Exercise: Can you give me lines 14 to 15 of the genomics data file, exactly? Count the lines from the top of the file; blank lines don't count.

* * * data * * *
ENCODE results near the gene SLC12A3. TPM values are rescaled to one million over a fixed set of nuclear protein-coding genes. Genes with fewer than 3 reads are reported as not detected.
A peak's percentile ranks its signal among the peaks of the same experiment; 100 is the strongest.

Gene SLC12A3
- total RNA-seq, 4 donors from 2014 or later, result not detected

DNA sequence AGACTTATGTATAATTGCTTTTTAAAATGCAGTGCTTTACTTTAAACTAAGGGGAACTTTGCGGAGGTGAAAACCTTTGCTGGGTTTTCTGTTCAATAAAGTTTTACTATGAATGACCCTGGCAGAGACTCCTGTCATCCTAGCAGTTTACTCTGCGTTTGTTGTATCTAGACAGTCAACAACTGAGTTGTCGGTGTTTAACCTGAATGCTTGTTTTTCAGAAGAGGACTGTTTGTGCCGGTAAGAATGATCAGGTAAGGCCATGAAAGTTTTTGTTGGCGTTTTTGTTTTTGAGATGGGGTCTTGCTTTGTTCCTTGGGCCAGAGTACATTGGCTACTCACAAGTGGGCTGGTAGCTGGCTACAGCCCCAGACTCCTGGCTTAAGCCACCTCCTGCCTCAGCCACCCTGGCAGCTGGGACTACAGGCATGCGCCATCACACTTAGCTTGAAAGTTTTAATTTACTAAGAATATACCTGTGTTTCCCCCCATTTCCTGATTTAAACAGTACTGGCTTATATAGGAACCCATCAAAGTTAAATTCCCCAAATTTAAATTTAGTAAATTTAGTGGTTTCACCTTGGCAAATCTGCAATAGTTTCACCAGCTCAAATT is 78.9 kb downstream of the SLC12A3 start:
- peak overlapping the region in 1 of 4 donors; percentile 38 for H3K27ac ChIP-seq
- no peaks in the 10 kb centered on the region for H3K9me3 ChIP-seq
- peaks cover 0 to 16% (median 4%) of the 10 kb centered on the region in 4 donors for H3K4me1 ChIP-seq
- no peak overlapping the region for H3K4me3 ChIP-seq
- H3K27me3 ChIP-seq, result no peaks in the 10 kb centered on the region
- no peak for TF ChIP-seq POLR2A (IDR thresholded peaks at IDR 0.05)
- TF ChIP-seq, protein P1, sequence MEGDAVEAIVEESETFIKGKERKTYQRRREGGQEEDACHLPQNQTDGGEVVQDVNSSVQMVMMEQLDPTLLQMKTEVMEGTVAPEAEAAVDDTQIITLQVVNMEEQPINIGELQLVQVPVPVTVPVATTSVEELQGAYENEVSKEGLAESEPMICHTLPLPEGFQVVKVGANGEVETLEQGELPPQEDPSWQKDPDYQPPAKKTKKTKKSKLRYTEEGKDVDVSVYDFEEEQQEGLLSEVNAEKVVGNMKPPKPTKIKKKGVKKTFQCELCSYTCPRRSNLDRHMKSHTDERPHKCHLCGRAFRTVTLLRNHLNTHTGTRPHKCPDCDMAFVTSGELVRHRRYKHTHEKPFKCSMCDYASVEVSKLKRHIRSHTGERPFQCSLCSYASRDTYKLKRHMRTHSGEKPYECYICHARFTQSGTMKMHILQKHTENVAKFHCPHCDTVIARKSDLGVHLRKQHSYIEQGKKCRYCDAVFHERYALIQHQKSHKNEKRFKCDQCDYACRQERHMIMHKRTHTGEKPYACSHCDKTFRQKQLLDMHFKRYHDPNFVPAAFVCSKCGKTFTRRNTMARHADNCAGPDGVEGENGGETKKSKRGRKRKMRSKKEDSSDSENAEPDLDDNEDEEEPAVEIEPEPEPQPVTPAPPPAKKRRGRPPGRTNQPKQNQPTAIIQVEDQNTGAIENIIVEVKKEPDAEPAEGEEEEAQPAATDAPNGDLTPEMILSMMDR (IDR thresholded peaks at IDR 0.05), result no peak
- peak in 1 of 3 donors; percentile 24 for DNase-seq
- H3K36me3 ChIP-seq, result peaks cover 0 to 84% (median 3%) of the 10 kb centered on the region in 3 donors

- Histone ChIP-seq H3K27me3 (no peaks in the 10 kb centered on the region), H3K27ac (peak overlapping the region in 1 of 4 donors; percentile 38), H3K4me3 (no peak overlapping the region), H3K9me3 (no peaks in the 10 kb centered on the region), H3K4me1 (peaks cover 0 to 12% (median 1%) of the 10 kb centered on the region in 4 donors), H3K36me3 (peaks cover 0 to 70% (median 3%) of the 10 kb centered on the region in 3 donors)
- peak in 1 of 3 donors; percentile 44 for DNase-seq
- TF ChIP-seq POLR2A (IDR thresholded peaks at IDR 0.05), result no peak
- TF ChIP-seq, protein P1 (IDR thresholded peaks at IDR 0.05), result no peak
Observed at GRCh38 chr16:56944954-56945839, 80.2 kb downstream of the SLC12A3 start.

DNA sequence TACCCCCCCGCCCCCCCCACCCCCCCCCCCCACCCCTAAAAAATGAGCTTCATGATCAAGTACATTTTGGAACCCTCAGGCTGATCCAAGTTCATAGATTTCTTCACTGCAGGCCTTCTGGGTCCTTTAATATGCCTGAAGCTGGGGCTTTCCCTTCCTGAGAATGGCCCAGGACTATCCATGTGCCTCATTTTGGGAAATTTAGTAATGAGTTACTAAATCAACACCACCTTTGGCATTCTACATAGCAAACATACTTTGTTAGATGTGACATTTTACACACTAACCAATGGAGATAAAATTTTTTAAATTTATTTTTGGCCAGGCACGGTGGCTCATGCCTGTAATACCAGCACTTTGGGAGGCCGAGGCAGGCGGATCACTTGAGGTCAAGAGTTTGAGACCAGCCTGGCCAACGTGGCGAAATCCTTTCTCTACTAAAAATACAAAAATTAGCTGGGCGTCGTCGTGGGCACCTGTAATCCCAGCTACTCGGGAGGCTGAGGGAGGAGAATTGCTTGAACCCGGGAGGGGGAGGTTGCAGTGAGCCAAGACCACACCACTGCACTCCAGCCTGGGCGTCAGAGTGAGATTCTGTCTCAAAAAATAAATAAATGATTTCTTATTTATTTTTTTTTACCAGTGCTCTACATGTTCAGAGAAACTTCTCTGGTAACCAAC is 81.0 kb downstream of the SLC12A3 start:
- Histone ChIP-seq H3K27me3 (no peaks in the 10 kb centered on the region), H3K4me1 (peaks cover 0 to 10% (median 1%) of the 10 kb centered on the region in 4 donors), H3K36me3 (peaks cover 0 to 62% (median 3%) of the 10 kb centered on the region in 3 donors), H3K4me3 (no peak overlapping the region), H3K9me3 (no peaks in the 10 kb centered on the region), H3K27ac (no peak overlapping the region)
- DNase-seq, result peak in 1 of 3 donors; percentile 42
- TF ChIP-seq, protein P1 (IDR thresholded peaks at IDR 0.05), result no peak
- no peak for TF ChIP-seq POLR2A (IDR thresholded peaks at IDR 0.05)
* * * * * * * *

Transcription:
- H3K36me3 ChIP-seq, result peaks cover 0 to 84% (median 3%) of the 10 kb centered on the region in 3 donors

- Histone ChIP-seq H3K27me3 (no peaks in the 10 kb centered on the region), H3K27ac (peak overlapping the region in 1 of 4 donors; percentile 38), H3K4me3 (no peak overlapping the region), H3K9me3 (no peaks in the 10 kb centered on the region), H3K4me1 (peaks cover 0 to 12% (median 1%) of the 10 kb centered on the region in 4 donors), H3K36me3 (peaks cover 0 to 70% (median 3%) of the 10 kb centered on the region in 3 donors)